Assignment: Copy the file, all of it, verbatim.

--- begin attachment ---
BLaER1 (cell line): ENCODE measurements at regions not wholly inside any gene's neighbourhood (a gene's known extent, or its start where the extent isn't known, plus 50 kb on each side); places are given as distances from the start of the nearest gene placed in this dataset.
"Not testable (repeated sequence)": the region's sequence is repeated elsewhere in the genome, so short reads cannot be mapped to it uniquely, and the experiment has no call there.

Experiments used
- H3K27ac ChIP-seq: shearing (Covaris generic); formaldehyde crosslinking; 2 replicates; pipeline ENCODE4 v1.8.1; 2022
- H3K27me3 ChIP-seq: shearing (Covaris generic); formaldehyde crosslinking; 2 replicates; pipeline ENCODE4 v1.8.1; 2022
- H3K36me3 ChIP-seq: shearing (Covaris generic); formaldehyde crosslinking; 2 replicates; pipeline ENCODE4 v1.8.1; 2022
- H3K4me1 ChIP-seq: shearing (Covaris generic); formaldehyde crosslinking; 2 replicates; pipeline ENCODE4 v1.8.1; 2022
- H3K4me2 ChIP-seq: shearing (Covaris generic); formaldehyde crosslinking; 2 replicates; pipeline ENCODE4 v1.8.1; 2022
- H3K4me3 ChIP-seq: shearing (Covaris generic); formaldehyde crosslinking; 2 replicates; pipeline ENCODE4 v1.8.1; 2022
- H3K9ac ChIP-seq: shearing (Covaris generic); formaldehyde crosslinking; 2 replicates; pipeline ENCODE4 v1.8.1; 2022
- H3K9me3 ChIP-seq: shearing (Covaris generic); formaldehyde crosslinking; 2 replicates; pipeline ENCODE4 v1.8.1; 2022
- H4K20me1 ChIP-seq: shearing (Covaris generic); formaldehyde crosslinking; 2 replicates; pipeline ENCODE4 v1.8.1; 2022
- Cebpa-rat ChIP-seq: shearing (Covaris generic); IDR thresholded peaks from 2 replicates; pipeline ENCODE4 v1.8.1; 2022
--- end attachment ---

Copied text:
BLaER1 (cell line): ENCODE measurements at regions not wholly inside any gene's neighbourhood (a gene's known extent, or its start where the extent isn't known, plus 50 kb on each side); places are given as distances from the start of the nearest gene placed in this dataset.
"Not testable (repeated sequence)": the region's sequence is repeated elsewhere in the genome, so short reads cannot be mapped to it uniquely, and the experiment has no call there.

Experiments used
- H3K27ac ChIP-seq: shearing (Covaris generic); formaldehyde crosslinking; 2 replicates; pipeline ENCODE4 v1.8.1; 2022
- H3K27me3 ChIP-seq: shearing (Covaris generic); formaldehyde crosslinking; 2 replicates; pipeline ENCODE4 v1.8.1; 2022
- H3K36me3 ChIP-seq: shearing (Covaris generic); formaldehyde crosslinking; 2 replicates; pipeline ENCODE4 v1.8.1; 2022
- H3K4me1 ChIP-seq: shearing (Covaris generic); formaldehyde crosslinking; 2 replicates; pipeline ENCODE4 v1.8.1; 2022
- H3K4me2 ChIP-seq: shearing (Covaris generic); formaldehyde crosslinking; 2 replicates; pipeline ENCODE4 v1.8.1; 2022
- H3K4me3 ChIP-seq: shearing (Covaris generic); formaldehyde crosslinking; 2 replicates; pipeline ENCODE4 v1.8.1; 2022
- H3K9ac ChIP-seq: shearing (Covaris generic); formaldehyde crosslinking; 2 replicates; pipeline ENCODE4 v1.8.1; 2022
- H3K9me3 ChIP-seq: shearing (Covaris generic); formaldehyde crosslinking; 2 replicates; pipeline ENCODE4 v1.8.1; 2022
- H4K20me1 ChIP-seq: shearing (Covaris generic); formaldehyde crosslinking; 2 replicates; pipeline ENCODE4 v1.8.1; 2022
- Cebpa-rat ChIP-seq: shearing (Covaris generic); IDR thresholded peaks from 2 replicates; pipeline ENCODE4 v1.8.1; 2022